'Evangelical Christianity Has Been Hijacked': An Interview with Tony Campolo

Speaking out on gays, women and more, a progressive evangelical says 'We ought to get out of the judging business.'

BY: Interview by Laura Sheahen


Continued from page 4

And not only that. It's necessary to know Jesus in an intimate and personal way. That's what it means to be an evangelical. I don't think it means evangelicals are necessarily in favor of capital punishment. I'm one evangelical that is opposed to capital punishment. I do not believe being an evangelical means women should be debarred from pastoral ministry. I believe women do have a right to be in ministry. It doesn't mean evangelicals are supportive of the Republican party in all respects, because here's one evangelical who says "I think the Republican party has been the party of the rich, and has forgotten many ethnic groups and many poor people."

I am an evangelical who holds to those three positions [Creed, Bible, personal relationship with Jesus] and is a strong environmentalist. I am an evangelical who raises very specific questions about war in general, but specifically the war in Iraq. The evangelical community has been far too supportive of militarism.

You were criticized when you counseled Bill Clinton during the Lewinsky scandal. Are you still in touch with Clinton?

Yes, and very much in the way I was before: trying to be a faithful follower of Jesus. I think it's the task of Christians to speak truth to power.

The president of the United States called upon me to help him and nurture him into some kind of relationship with God. He obviously had strayed away from what he knew was right, and he called me one day and said can you help me?

I don't know what you're supposed to say to that: "I'm sorry, but evangelicals only pray with Republicans?"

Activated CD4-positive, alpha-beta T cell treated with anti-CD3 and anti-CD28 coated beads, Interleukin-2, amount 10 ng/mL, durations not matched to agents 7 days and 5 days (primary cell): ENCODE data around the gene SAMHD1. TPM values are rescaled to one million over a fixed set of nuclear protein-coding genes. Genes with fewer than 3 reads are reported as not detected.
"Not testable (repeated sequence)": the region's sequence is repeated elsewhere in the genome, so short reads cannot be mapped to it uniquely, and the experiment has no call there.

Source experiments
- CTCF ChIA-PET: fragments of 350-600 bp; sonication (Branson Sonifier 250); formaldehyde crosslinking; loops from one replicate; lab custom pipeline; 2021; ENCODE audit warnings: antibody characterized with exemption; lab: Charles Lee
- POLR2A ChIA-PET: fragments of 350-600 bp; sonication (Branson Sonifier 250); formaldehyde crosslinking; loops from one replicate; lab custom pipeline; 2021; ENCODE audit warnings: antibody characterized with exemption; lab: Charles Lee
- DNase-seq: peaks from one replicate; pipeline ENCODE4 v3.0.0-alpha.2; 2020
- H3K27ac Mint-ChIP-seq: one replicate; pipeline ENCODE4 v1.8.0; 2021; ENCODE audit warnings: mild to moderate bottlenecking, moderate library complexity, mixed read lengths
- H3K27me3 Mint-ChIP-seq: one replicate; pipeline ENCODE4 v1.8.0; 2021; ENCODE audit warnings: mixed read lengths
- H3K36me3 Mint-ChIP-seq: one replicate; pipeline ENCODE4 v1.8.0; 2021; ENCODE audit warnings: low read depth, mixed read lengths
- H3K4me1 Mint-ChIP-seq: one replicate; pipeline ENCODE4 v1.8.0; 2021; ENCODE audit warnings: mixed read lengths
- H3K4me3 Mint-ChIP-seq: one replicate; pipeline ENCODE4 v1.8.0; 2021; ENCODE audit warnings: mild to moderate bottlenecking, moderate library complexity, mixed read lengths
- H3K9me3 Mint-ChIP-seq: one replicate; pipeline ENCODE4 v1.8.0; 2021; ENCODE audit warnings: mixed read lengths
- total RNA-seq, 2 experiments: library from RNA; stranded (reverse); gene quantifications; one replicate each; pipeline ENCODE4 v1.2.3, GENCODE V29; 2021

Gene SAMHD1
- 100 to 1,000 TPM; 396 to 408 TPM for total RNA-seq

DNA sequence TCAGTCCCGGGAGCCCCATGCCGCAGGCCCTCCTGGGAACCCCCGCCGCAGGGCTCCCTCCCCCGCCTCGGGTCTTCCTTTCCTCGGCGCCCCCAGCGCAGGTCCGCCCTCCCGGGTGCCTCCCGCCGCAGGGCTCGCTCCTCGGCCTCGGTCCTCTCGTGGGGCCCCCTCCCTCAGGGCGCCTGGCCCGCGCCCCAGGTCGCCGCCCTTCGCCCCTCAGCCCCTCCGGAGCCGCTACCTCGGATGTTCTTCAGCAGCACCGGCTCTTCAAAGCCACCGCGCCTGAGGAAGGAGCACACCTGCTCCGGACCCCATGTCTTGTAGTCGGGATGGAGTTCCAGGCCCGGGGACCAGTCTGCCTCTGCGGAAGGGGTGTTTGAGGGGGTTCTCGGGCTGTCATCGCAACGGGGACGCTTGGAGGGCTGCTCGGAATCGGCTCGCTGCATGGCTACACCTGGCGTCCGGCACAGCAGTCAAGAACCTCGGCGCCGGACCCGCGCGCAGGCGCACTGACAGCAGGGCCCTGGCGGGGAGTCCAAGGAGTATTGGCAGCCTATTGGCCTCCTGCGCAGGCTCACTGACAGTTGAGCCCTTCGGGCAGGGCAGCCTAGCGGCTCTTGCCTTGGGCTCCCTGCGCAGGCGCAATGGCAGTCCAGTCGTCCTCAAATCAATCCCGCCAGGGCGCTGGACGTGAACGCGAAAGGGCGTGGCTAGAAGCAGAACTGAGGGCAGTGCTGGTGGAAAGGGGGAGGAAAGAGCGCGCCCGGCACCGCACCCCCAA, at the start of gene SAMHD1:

I was appalled that evangelical leaders wrote me nasty letters and said you should have no time for this man after what he's done to this country, to Monica Lewinsky, to his family. I can't understand that mentality. We're talking about being the follower of a Jesus who would


turn his back on any person seeking help.

If you're an evangelical, you should believe that every person, no matter how low or high, is capable of being converted, of repentance.

If John Kerry or George W. Bush were to call you up and ask for your guidance on issues facing America today, what would you tell each of them in turn?

To Kerry, I think my major issue would be "Do you understand us? Do you understand evangelicals and why we're so upset about the pro-life issue? Do you understand why we believe all life is sacred?" I'd encourage him to do justice and to do righteousness.

To George Bush, I'd say "The God of scripture is a God who calls us to protect the environment. I don't think your administration has done that very well. The God of scripture calls us to be peacemakers. We follow a Jesus who said those who live by the sword will die by the sword, who called us to be agents of reconciliation."

I would point out to George Bush that the Christ that he follows says "blessed are the merciful, for they shall obtain mercy"-which doesn't go along with capital punishment.

I would say different things to each candidate, but I would respond instantaneously to the invitation to speak to each of them. All the way to the White House, I would be praying, "God, keep me from chickening out. Help me to not be so overawed by the high office of these people that I fail to recognize I answer to a higher authority."

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